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Molecular subtype identification and prognosis stratification by a metabolism-related gene expression signature in colorectal cancer



Metabolic reprograming have been associated with cancer occurrence and progression within the tumor immune microenvironment. However, the prognostic potential of metabolism-related genes in colorectal cancer (CRC) has not been comprehensively studied. Here, we investigated metabolic transcript-related CRC subtypes and relevant immune landscapes, and developed a metabolic risk score (MRS) for survival prediction.


Metabolism-related genes were collected from the Molecular Signatures Database and metabolic subtypes were identified using an unsupervised clustering algorithm based on the expression profiles of survival-related metabolic genes in GSE39582. The ssGSEA and ESTIMATE methods were applied to estimate the immune infiltration among subtypes. The MRS model was developed using LASSO Cox regression in the GSE39582 dataset and independently validated in the TCGA CRC and GSE17537 datasets.


We identified two metabolism-related subtypes (cluster-A and cluster-B) of CRC based on the expression profiles of 539 survival-related metabolic genes with distinct immune profiles and notably different prognoses. The cluster-B subtype had a shorter OS and RFS than the cluster-A subtype. Eighteen metabolism-related genes that were mostly involved in lipid metabolism pathways were used to build the MRS in GSE39582. Patients with higher MRS had worse prognosis than those with lower MRS (HR 3.45, P < 0.001). The prognostic role of MRS was validated in the TCGA CRC (HR 2.12, P = 0.00017) and GSE17537 datasets (HR 2.67, P = 0.039). Time-dependent receiver operating characteristic curve and stratified analyses revealed the robust predictive ability of the MRS in each dataset. Multivariate Cox regression analysis indicted that the MRS could predict OS independent of TNM stage and age.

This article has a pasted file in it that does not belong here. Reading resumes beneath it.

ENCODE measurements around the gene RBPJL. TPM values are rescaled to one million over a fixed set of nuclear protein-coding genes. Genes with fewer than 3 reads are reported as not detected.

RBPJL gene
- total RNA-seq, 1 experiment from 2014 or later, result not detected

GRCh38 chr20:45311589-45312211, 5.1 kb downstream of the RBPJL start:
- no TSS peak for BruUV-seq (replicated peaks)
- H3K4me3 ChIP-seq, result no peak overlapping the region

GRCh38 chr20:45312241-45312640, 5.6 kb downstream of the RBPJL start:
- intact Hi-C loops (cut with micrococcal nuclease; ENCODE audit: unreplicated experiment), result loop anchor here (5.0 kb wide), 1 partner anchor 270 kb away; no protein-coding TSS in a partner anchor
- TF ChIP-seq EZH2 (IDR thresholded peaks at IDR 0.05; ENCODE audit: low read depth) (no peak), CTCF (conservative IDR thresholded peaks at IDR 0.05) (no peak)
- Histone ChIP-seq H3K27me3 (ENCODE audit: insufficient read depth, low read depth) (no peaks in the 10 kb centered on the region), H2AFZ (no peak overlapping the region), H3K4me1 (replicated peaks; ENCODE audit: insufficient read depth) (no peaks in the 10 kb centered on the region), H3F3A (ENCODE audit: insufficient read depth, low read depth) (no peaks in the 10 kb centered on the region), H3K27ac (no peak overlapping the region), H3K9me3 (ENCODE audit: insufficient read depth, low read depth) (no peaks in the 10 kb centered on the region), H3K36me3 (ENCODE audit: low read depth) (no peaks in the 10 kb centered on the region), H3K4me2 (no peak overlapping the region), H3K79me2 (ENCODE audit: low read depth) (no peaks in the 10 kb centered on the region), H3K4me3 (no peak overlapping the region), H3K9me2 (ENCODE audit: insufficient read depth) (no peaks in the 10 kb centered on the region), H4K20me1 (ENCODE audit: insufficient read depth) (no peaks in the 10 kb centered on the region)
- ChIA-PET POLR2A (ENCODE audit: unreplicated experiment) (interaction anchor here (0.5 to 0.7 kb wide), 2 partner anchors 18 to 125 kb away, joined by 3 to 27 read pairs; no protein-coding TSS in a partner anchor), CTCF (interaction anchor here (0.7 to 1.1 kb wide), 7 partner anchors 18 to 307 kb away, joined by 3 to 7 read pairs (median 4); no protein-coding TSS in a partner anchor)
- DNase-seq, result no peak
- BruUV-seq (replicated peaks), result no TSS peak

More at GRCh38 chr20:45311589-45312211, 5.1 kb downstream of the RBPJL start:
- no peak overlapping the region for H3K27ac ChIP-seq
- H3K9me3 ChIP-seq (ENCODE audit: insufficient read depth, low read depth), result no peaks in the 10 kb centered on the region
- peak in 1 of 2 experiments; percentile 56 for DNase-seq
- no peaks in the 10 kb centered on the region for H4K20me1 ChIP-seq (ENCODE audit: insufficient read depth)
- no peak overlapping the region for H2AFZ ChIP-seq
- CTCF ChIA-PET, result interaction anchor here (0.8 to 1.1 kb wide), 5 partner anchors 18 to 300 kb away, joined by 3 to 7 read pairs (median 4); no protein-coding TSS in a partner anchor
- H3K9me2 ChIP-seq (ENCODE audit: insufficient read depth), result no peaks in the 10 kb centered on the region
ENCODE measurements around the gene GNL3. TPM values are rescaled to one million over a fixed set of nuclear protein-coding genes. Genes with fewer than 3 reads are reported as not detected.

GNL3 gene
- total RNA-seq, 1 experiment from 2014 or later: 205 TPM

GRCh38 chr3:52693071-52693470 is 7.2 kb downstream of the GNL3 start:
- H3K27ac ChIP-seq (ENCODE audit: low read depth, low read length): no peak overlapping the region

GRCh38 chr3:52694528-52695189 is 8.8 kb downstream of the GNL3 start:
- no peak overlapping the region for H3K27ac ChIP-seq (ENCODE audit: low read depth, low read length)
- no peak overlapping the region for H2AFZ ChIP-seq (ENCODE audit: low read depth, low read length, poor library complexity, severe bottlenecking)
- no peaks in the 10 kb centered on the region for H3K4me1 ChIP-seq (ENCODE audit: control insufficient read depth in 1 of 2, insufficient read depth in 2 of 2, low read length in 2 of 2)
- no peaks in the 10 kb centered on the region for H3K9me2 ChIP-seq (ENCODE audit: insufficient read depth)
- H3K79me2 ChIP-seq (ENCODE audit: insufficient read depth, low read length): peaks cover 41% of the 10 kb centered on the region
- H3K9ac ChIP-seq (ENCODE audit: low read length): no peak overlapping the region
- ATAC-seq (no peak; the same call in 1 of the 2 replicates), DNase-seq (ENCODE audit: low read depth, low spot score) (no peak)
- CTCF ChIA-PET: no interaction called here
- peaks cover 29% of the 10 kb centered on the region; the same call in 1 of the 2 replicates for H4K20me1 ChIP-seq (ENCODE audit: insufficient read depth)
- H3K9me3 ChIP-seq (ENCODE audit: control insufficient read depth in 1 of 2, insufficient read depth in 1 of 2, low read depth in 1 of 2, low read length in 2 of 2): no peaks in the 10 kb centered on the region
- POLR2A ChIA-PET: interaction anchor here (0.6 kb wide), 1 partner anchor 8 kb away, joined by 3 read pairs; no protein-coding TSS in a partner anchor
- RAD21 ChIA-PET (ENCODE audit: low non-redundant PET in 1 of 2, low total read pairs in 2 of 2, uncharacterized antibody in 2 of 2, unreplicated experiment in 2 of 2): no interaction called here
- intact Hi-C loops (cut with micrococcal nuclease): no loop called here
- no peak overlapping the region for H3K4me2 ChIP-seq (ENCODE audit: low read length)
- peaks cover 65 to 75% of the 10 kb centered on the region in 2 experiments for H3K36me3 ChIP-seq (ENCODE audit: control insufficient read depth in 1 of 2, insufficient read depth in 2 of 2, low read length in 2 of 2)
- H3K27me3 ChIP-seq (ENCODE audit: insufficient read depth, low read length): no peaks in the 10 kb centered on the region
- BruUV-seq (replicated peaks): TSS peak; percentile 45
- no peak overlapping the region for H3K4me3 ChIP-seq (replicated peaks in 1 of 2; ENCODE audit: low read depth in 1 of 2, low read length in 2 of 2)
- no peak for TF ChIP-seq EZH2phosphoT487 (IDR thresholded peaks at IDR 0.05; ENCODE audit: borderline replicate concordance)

Our study provides novel insight into metabolic heterogeneity and its relationship with immune landscape in CRC. The MRS was identified as a robust prognostic marker and may facilitate individualized therapy for CRC patients.


Colorectal cancer (CRC) is one of the most common malignancies, ranking as the second leading cause of cancer-related death worldwide [1]. In the past few decades, the occurrence and mortality of CRC have decreased steadily due to advanced screening programs comprising fecal occult blood testing, direct colonic visualization, and noninvasive imaging techniques [1, 2]. However, the 5-year survival rate of CRC remains dismal [1, 3]. Currently, the tumor–node–metastasis (TNM) system is widely used for risk assessment and therapy decision making in clinical settings [4]. However, the relapse and death risks may vary vastly even in patients with the same clinicopathological features due to the high level of molecular heterogeneity [4, 5]. Hence, novel prognostic factors to identify CRC patients’ risk more accurately are urgently needed.

Cellular metabolism is an essential biochemical process used to meet the basic need for cell survival and proliferation. Emerging studies suggest that metabolic reprogramming promotes tumor growth and progression [6,7,8]. On the one hand, cancer cells can outcompete adjacent normal cells for nutrients, including glucose, amino acids, and glutamine, to maintain high rates of cell division [9]. On the other hand, cancer cells can produce immunosuppressive metabolites through cross-talk with stromal and immune cells within the tumor microenvironment, thereby inducing immune dysfunction and tumor progression [6, 10, 11]. In addition to findings on metabolomics, which is defined as the comprehensive analysis of all small molecule metabolites in a biological system [12], recently, increasing number of studies have recently focused on the relationship between metabolism and survival at the transcriptional level. For example, both Peng et al. and Sinkala et al. conducted pan-cancer research to characterize tumor subtypes based on the expression patterns of metabolic pathway-related genes and showed distinct survival among the subtypes [13, 14]. Moreover, metabolic gene set-based prognostic signatures have been proposed in head and neck carcinoma [15, 16] and neuroblastoma [17]. However, studies focusing on subtype characterization and risk signatures based on metabolism-related genes in CRC remain limited.